Federal Reserve’s Monetary Policy
Impact of Monetary Policy Changes on Investment
Federal Reserve monetary policy changes constitute strategies based on the amount of money circulating in the economy and can significantly affect investment. Foremost, it is worth noting that monetary policy can be expansionary or contractionary. The former seeks to accelerate economic growth, while the latter strives to restrict economic growth (Engen et al., 2015). The Federal Reserve may adopt a restrictive policy by raising short-term interest rates to cool economic growth when it grows too fast and the inflation rate increases (Engen et al., 2015). On the other hand, the Federal Reserve may lower short-term interest rates in the face of a sluggish economy to stimulate growth and achieve economic recovery (Engen et al., 2015). These policy changes affect investment directly or indirectly. The first case is through the direction and level of interest rates, while the indirect effect occurs via expectations regarding inflation. These adjustments affect the prices of primary asset classes, such as currencies, cash, bonds, commodities, equities, and real estate (Engen et al., 2015). An increase in the prices of assets increases investment, while a decline reduces investment levels.
Effectiveness of Countercyclical Monetary Policies
The Federal Reserve’s countercyclical monetary policies have effectively countered business cycle swings. Financial intermediaries often raise their credit standards while risk-averse investors switch from stocks and bonds and move into government and cash securities (Chatterjee, 2022). These practices reduce the amount of credit available to the private non-financial sector, ultimately raising interest rates charged on loans. Severe credit cutbacks lead to widespread business failure and, consequently, credit cutbacks and bankruptcies. However, countercyclical monetary policies usually restore investor confidence in the ability of financial markets to rebound. In the face of adverse events, three countercyclical policies typically come into play, namely: insuring financial institutions up to $100,000; the Federal Reserve acting as the lender of the last resort; and invoking the countercyclical interest rate policy, which raises and slows down interest rates accordingly (Chatterjee, 2022). The insurance approach protects small depositors from bankrupt banks during downturn periods. The lender of the last resort approach arranges loans that enable liquid but solvent financial institutions to repay their loans to the banking system. On the other hand, the interest rate policy makes it easier for households and businesses to service their loans and less necessary for investors and banks to cut back drastically on credit in the next phase of the business cycle (Chatterjee, 2022). For these reasons, the countercyclical monetary policies effectively counter business cycle swings.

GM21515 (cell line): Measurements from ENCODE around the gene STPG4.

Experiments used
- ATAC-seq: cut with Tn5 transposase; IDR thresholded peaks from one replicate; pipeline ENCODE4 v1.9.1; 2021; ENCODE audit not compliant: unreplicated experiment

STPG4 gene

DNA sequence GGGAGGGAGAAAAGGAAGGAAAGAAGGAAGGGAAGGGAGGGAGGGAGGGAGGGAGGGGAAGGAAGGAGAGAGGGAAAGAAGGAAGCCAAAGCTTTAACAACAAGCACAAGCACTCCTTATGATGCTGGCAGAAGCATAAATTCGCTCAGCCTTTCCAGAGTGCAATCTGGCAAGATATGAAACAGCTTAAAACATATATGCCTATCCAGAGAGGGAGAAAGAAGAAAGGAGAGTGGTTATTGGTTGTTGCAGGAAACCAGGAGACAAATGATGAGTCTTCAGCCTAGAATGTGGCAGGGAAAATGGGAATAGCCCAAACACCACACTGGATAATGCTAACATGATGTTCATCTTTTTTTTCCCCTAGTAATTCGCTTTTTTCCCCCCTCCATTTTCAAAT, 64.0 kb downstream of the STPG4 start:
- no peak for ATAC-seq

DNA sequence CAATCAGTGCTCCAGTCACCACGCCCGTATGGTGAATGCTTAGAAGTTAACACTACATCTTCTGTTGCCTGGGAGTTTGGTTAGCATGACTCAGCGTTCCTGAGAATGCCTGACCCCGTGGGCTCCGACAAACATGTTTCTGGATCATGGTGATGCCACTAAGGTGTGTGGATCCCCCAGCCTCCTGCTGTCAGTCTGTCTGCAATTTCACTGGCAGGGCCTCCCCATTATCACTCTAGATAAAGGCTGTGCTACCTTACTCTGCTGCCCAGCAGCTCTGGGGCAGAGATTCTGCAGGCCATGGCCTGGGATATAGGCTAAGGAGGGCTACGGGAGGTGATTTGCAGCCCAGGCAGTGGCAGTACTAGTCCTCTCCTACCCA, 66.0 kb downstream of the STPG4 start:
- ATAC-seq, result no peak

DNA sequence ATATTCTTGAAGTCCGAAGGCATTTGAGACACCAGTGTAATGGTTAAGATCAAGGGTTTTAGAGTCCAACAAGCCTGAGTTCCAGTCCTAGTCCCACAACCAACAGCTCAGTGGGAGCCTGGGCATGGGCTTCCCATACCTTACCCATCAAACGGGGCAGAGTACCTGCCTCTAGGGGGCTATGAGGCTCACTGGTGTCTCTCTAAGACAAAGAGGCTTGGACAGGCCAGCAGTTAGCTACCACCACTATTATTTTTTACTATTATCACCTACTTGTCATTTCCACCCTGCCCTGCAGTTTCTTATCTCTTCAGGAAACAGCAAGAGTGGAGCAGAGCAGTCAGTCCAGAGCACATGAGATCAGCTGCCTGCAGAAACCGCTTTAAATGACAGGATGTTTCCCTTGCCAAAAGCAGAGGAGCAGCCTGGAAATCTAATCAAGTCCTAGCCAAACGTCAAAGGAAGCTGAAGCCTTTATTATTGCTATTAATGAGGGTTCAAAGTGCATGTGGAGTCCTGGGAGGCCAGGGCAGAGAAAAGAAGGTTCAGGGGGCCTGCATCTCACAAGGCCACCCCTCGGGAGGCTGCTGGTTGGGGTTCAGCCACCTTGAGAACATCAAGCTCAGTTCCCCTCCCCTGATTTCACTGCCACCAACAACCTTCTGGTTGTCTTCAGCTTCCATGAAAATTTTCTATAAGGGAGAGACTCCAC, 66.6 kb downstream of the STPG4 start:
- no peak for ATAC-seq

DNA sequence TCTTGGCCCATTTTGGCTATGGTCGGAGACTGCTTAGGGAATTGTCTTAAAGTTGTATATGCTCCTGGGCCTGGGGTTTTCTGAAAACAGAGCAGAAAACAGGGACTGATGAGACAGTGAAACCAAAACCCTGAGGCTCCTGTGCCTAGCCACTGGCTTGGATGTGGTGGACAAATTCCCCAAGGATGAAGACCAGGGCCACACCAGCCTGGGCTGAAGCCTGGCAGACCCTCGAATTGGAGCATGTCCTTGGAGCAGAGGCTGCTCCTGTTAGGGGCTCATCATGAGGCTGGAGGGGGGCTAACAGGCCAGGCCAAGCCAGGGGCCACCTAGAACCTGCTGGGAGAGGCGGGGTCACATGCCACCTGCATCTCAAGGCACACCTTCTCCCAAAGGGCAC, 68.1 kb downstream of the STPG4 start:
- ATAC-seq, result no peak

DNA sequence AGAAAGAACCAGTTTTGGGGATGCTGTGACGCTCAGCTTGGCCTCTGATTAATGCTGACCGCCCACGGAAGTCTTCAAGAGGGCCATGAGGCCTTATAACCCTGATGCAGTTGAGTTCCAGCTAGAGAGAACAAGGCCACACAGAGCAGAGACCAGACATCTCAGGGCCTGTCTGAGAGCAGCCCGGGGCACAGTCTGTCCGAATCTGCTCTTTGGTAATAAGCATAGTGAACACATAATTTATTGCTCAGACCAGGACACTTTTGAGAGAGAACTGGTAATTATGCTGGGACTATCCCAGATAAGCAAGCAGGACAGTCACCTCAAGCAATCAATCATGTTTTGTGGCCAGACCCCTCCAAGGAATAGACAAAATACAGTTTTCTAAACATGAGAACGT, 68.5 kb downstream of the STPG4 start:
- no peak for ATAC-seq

Chatterjee, S. (2022). Natural Business Cycles: A Legacy of Countercyclical Policies: Are policies exacerbating the swings in business cycles? Federal Reserve Bank of Minneapolis. Retrieved from https://www.minneapolisfed.org/article/1999/real-business-cycles-a-legacy-of-countercyclical-policies.
Engen, E., Laubach, T., & Reifschneider, D. (2015). The Macroeconomic Effects of the Federal Reserve’s Unconventional Monetary Policies (pp. 1-54). Washington: Board of Governors of the Federal Reserve System. Retrieved from https://www.federalreserve.gov/econresdata/feds/2015/files/2015005pap.pdf
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Discuss how changes in the Federal Reserve’s monetary policy affect at least 1 of the four components of GDP (consumption, investment, government spending, net exports).
Have the Federal Reserve’s countercyclical monetary policies effectively moderated business cycle swings? Justify your response.
Reply to at least 2 of your classmates or your faculty member. Be constructive and professional. (See the file for the two discussions to respond to.)